eldavojohn writes "The Best American Comics of 2008 was a book I purchased on impulse. Not being a graphic novel or even political cartoon fan, I read the introduction at a bookstore (which was, itself, a comic strip) and decided to give it a try. I expected to find humor. What I found was not only humor but sadness, anxiety, insight, happiness, remorse and a gamut of human emotions. I expected black ink on white paper. What I found was water color, wood cuts, cubism and even a comic about the start of cubism. In short, I was pleasantly surprised to find the Americana here that I had previously relegated only to historical novels." Read on for the rest of eldavojohn's review.The name of this book is going to be hard to digest as your best DC, Marvel and Image comics are nowhere to be found in this book. If you claim it's because there's no way the price of this book could cover these big name titles, you may be on to something. But I found this to be a refreshing and complex addition to what I knew comic books to be. Nowhere would I find the black and white world of Superman or the Gotham City of Batman but in their places stories more akin to Maus and Persepolis.
The book itself is a collection of clippings from comics released in 2008. Some are more complete than others. Prior to this book, I had never heard of any of these names. But several of these comics gave me reason to look up the authors and actually purchase more of their works.
Instead of reviewing each comic, I will relate what I recall a week after reading it and the permanent impressions it left on me. The first comic, Burden caught me off guard as it starts out as an endearing story about a brother making amends for his no-good dead-beat brother Charlie. Charlie seems to have led a less than desirable life dodging rent, stealing from loved ones and leaving his father to rot in a home. This beautiful story crumbles away to a horrific end in the final page as Charlie's brother says goodbye to him.
There were a few comics related to the war in Iraq. The first (David Axe's autobiographical War-Fix) being a reporter who seems to go to Iraq out of boredom or some strange driving force despite his clear inability to cope with the nature of war. Another comic dealt with the political debate here and the Left's political views.
Some of the comics had a more timeless folklore aspect to them. One was a reincarnation of an old Japanese proverb called The Crab and the Monkey but had a sobering ending that I did not recall from the original proverb. Another entitled Turtle Keep It Steady by Joseph Lambert had little to no text and retold the fable of The Tortoise and the Hare. It also explored the merits of consistency in friends and those around you in a very simple way. Seven Sacks left me confused and concerned that I had missed some myth or fable allusion through the whole story. The story is well illustrated and may cause one to wonder what responsibility this boatman has in delivering unsavory characters across a river to possibly carry out devious acts while holding bags that make noises.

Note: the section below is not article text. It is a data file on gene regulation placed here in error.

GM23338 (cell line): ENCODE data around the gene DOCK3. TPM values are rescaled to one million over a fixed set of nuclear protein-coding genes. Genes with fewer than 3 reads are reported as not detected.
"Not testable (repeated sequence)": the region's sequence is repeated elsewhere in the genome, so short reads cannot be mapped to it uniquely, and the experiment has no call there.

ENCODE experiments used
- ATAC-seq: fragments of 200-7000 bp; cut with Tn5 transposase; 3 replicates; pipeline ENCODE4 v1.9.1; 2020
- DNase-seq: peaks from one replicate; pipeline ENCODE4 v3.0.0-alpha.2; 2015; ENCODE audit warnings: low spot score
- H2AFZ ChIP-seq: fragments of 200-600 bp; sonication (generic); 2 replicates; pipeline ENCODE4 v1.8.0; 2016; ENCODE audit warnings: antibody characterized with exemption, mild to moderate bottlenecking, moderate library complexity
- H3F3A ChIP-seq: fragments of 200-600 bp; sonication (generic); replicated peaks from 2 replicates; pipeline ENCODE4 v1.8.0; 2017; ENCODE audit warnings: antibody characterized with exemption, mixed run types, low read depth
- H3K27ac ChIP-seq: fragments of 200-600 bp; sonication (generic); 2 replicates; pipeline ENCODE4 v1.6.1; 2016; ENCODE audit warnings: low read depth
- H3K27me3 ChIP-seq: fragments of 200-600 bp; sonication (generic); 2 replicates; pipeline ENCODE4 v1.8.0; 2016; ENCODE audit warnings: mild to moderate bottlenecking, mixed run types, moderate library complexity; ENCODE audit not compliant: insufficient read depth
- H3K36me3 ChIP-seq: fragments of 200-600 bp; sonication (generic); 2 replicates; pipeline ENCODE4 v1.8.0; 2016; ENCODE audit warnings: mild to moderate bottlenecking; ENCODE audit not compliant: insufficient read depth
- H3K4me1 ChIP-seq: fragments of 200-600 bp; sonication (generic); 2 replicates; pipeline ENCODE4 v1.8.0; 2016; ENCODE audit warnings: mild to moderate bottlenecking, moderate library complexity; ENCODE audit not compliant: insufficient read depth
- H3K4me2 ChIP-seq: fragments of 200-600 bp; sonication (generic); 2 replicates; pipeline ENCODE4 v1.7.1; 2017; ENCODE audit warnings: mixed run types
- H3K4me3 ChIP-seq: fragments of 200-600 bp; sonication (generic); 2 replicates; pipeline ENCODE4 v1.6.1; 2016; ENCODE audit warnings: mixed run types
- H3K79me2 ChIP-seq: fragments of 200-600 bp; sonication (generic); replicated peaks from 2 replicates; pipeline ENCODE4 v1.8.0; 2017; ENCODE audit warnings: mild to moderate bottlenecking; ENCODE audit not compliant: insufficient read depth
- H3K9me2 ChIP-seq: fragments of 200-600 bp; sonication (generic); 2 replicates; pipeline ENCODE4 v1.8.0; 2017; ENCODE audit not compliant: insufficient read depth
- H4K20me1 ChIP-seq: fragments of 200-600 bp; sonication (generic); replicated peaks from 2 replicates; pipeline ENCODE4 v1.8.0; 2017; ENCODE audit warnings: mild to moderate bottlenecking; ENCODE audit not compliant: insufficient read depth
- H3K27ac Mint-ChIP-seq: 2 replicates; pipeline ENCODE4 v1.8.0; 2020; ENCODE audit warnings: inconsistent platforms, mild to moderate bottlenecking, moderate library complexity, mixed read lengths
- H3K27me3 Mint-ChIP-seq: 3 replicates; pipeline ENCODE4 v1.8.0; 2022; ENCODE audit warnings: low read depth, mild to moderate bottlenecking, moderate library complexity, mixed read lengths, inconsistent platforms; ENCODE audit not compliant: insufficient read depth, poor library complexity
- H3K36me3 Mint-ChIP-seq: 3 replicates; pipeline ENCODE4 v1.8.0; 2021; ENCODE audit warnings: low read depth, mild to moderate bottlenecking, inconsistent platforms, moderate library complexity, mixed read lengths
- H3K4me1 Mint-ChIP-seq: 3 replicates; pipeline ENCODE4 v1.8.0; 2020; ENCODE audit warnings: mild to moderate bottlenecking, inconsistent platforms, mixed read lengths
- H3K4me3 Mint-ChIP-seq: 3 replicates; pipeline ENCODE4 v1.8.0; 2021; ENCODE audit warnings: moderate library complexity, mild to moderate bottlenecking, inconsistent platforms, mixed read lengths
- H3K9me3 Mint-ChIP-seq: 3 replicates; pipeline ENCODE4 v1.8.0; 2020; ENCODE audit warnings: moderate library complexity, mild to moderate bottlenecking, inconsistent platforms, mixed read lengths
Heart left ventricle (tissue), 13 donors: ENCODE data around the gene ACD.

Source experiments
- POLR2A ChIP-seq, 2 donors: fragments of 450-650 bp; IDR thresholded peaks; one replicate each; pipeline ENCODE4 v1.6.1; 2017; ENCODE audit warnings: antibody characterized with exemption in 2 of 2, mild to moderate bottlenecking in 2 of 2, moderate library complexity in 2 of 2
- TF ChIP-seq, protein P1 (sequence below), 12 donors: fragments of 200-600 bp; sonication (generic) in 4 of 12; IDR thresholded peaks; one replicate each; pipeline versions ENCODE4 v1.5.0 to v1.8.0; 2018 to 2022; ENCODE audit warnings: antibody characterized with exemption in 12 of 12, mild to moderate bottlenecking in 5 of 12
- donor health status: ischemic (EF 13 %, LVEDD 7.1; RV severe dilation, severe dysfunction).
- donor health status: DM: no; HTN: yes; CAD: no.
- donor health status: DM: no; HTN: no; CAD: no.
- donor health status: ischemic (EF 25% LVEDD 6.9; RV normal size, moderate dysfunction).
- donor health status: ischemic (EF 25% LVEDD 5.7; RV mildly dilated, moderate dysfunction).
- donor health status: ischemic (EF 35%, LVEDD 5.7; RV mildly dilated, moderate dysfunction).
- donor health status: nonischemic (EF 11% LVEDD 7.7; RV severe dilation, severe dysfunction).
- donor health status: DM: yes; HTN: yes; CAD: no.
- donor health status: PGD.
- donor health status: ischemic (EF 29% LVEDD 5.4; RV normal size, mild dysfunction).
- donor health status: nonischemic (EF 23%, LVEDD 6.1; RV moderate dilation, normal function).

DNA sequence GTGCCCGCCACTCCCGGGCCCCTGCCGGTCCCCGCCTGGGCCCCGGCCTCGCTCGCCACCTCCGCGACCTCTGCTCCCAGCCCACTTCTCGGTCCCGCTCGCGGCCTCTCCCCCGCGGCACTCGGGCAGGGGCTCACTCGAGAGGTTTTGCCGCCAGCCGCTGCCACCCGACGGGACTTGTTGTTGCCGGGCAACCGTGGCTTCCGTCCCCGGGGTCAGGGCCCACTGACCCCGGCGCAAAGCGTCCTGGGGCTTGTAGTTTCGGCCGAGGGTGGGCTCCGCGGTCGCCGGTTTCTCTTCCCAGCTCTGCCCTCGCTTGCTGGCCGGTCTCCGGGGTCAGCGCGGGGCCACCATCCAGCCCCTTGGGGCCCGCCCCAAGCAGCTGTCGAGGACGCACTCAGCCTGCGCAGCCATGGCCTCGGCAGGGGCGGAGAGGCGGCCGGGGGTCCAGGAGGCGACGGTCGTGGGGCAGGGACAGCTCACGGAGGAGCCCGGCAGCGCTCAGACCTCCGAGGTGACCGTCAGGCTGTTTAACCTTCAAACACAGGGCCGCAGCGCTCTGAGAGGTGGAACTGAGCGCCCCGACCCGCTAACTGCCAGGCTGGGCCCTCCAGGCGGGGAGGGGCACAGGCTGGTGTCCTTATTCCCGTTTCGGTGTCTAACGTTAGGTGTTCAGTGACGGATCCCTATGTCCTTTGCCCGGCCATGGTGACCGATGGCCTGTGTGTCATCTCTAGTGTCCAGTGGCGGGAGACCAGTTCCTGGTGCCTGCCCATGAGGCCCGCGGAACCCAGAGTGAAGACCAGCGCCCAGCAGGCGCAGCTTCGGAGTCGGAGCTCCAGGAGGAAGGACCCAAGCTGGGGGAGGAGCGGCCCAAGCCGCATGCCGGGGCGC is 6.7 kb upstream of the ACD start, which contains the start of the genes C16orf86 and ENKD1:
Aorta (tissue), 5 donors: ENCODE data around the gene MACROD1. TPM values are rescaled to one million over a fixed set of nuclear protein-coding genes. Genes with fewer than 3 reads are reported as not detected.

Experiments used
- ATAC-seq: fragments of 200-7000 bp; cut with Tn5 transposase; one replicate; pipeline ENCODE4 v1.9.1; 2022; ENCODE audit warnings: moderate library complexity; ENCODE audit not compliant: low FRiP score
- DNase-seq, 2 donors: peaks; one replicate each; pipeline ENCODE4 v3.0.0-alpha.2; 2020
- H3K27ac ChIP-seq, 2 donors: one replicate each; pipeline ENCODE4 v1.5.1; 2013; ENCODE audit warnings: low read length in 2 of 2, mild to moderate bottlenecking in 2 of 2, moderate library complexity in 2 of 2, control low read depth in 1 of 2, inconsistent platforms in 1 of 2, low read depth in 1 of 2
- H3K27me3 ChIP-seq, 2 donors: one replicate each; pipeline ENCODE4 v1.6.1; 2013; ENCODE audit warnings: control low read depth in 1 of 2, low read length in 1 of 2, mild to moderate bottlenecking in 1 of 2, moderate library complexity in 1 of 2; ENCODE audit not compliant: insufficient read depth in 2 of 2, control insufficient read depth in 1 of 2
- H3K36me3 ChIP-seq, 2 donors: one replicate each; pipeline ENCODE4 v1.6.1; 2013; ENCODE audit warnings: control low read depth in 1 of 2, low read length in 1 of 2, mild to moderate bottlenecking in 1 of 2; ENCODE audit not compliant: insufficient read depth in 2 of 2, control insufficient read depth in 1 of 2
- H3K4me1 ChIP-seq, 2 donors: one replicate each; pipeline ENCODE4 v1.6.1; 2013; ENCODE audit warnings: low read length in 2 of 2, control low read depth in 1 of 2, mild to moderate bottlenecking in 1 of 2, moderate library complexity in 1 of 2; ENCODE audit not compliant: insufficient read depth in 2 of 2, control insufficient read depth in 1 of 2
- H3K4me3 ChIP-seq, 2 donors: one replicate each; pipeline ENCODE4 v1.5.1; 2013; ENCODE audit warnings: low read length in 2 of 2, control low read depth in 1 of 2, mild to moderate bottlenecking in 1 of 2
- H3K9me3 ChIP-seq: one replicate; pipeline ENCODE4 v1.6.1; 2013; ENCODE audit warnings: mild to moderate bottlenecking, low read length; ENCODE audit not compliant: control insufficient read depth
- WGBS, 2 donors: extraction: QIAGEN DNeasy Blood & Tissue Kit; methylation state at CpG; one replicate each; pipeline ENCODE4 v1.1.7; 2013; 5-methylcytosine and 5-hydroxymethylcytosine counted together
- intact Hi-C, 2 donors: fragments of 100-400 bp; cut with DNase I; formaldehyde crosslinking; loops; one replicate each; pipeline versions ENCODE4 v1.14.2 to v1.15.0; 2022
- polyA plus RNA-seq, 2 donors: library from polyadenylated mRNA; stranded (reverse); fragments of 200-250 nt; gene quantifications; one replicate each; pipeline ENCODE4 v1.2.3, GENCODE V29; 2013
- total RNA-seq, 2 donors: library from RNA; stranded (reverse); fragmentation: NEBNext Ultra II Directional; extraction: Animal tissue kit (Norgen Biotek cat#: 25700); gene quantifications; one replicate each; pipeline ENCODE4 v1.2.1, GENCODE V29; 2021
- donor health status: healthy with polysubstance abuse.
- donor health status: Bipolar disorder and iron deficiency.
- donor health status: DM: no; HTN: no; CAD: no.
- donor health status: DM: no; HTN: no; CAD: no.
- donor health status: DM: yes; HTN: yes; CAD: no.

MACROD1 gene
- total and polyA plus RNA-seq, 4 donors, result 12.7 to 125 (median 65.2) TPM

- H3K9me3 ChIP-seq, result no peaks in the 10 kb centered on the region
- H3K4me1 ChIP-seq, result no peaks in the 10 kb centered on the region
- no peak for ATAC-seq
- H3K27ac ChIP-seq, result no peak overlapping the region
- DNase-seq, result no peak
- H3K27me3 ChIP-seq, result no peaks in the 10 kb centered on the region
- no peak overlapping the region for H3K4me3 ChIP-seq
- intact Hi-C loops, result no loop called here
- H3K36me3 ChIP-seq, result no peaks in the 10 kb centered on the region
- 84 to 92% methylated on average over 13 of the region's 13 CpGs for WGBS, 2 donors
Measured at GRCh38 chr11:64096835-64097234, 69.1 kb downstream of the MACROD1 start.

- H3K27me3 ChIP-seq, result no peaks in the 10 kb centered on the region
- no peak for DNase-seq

Several comics were purely historical. The Saga of the Bloody Benders is one part homicide case and one part legend. The story takes a historical account of a family of settlers that brutally murdered and waylaid dozens of innocent people in 1870s Kansas. The story recalls a simpler time and notes how peculiar all the signs pointed to the Bender family yet no one implicated them. Another comic Berlin recalled a German viewpoint of the May Day Massacre of 1928 and the Reichstag elections of 1930. So rarely is a story told from the unpopular side of a historical conflict.
One of the comics took a look at Picasso's beginning as an artist discovering cubism. I do not know enough of the true to story to know if it is historically accurate but it certainly cast Picasso in a ... different light.
One of my least favorite parts of the books was a set of Matt Groening's "Life in Hell." Some of it is cute and childishly funny. Most of it is inane and a bit tedious to read. While this repetition may be humorous, it pales in comparison to the other emotions displayed in the book.
Eric Haven's Mammology is humorous on several different levels and is layered to include evolutionary commentary on mammals versus reptiles. Cathy Malkasian's Percy Gloom is an interesting commentary on a group of people called "Funnelheads" that clearly become an analogy for a cult of worshipers.
One of my favorite comics was a woodcut done in cubism by a Bronx art teacher named John Mejias. I showed this comic to a friend who teaches ESL in the Bronx and she laughed at several panes discussing the inside jokes of "what you should do" in each of the situations that Mejias was lampooning. Personally I found the clipping from Mejias The Teachers Edition to be heart touching asking in the end how he is to teach students art when every assignment is graded to a standard with no room for individuality or self expression.
I omitted more than a few comics that didn't strike me as that great. There are lengthy comics about the life an older TV show host, a few selections from The New Yorker, a comic about an ostracized Chinese student in America and I'm certain I'm missing many others in this 352 page hardcover book.
This comic spans so many different kinds and styles that it seems like it would be a great addition to any collection for the $15 it costs.
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